From faulty airbags to bad ignition switches, automotive recalls have been at the center of many controversies in the past few decades. Perhaps the one generating the most media attention over the past decade has been the Takata airbag recall. It has been ongoing for over a decade now and auto manufacturers continue to recall vehicles.
The Takata Airbag recall involves airbags that use the chemical ammonium nitrate to deploy airbags in a crash. The chemical can deteriorate, a process that is sped up in warm, humid climates. This can lead to the airbag exploding with too much force, sending metal shrapnel flying through the vehicle.
Auto Body News reports that automakers have rolled out an online tool to help with the Takata airbag and other part recalls.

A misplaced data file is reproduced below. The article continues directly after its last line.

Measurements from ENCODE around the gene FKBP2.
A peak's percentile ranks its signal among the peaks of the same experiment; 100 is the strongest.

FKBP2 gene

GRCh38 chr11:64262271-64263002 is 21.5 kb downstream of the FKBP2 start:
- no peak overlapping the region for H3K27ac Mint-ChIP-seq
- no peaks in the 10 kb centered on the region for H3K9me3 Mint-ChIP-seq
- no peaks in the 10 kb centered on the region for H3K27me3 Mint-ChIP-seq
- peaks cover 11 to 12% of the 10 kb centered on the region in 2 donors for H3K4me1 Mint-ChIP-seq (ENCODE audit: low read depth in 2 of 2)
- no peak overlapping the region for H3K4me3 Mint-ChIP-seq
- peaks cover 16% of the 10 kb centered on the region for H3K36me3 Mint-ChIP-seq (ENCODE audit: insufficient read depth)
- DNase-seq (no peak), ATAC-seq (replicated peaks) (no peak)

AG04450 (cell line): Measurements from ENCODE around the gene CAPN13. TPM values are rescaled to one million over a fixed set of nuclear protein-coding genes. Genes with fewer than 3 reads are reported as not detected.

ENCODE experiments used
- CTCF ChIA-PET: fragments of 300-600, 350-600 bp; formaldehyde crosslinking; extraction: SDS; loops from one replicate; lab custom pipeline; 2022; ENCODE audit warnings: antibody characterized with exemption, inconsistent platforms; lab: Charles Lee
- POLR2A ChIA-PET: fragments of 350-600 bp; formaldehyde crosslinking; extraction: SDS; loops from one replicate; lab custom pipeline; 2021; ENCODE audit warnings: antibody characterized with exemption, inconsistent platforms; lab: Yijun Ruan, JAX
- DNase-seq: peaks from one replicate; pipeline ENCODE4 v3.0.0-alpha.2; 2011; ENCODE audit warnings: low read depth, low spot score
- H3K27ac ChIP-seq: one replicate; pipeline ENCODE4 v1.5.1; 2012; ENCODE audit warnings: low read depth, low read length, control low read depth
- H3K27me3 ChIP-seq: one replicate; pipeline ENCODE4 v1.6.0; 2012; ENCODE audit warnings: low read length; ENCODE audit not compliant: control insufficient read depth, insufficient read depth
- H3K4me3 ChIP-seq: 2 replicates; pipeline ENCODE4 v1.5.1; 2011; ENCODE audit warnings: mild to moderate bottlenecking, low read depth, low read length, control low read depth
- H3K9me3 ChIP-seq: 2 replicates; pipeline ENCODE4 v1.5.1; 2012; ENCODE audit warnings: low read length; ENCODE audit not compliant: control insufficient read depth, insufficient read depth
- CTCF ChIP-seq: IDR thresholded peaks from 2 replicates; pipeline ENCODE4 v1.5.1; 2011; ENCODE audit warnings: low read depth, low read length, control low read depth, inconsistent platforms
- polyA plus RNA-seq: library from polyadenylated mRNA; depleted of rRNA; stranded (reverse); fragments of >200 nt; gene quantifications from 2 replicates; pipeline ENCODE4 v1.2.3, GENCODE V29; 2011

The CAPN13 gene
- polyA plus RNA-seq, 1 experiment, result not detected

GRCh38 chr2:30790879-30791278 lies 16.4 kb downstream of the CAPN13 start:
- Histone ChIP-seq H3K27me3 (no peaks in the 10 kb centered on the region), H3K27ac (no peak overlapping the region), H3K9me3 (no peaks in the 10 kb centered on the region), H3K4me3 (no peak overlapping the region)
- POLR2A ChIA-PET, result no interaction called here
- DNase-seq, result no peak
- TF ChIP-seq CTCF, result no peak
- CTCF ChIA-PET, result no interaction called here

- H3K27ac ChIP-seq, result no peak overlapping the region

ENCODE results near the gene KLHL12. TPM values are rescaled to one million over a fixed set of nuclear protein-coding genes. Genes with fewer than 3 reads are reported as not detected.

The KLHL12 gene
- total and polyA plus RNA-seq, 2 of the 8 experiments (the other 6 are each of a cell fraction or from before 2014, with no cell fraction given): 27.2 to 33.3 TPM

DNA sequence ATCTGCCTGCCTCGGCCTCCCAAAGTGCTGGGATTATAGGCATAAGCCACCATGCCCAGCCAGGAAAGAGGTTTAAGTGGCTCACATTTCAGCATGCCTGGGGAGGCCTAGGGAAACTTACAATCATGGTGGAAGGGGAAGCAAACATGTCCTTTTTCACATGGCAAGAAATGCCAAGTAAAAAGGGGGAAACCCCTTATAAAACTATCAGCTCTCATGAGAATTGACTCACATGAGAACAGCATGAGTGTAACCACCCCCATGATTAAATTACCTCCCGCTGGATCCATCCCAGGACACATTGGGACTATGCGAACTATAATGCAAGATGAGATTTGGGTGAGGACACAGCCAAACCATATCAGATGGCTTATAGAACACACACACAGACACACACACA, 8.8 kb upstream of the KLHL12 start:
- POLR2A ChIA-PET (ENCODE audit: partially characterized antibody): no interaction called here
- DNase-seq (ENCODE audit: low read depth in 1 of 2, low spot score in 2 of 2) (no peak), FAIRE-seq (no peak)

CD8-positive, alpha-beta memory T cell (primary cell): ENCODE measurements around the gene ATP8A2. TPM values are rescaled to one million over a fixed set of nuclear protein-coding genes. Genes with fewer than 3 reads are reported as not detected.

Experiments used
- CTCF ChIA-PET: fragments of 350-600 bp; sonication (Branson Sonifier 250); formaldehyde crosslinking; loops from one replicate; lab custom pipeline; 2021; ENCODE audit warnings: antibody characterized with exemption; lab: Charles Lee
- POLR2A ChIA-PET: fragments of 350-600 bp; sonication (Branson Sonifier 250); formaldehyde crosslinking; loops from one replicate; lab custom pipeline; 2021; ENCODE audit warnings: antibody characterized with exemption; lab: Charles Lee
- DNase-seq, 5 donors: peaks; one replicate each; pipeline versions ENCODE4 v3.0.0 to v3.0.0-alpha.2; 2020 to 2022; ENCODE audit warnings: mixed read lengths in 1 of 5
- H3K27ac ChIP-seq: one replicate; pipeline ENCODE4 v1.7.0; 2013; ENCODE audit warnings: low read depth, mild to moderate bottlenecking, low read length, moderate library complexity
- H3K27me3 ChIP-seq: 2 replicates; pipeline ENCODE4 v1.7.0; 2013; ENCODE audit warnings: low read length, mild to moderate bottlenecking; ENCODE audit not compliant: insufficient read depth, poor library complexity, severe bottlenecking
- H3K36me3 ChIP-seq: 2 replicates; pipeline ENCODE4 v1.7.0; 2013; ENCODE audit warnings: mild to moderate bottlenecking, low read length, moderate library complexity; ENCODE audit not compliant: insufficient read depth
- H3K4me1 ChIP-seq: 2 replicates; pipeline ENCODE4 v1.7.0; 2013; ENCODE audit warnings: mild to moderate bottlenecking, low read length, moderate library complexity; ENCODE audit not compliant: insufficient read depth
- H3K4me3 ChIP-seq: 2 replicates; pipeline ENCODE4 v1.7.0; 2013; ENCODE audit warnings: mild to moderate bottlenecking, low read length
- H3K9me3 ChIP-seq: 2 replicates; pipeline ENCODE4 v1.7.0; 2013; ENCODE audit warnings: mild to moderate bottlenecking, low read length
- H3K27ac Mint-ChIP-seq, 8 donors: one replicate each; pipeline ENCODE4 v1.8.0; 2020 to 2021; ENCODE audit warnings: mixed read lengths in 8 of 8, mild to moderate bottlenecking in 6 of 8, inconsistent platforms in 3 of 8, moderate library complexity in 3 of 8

In early July, the Alliance for Automotive Innovation announced its support for a new tool that is automaker driven. The tool will allow anyone who handles aftermarket parts, businesses, and associations to help identify recalled Takata airbags. It will also help dealerships recognize and dispose of parts that cannot be sold under federal law.
According to officials, the website will help prevent parts from appearing for sale at salvage yards and recycling facilities. The tool, available at www.FreePartCheck.com will require no login or account to look up parts.
By entering the part number, the user will discover if the parts are subject to recall. They may also search for many parts simultaneously. They will also receive information about the free pickup and disposal of recalled Takata airbags.
Several manufacturers and brands have information available in the database.
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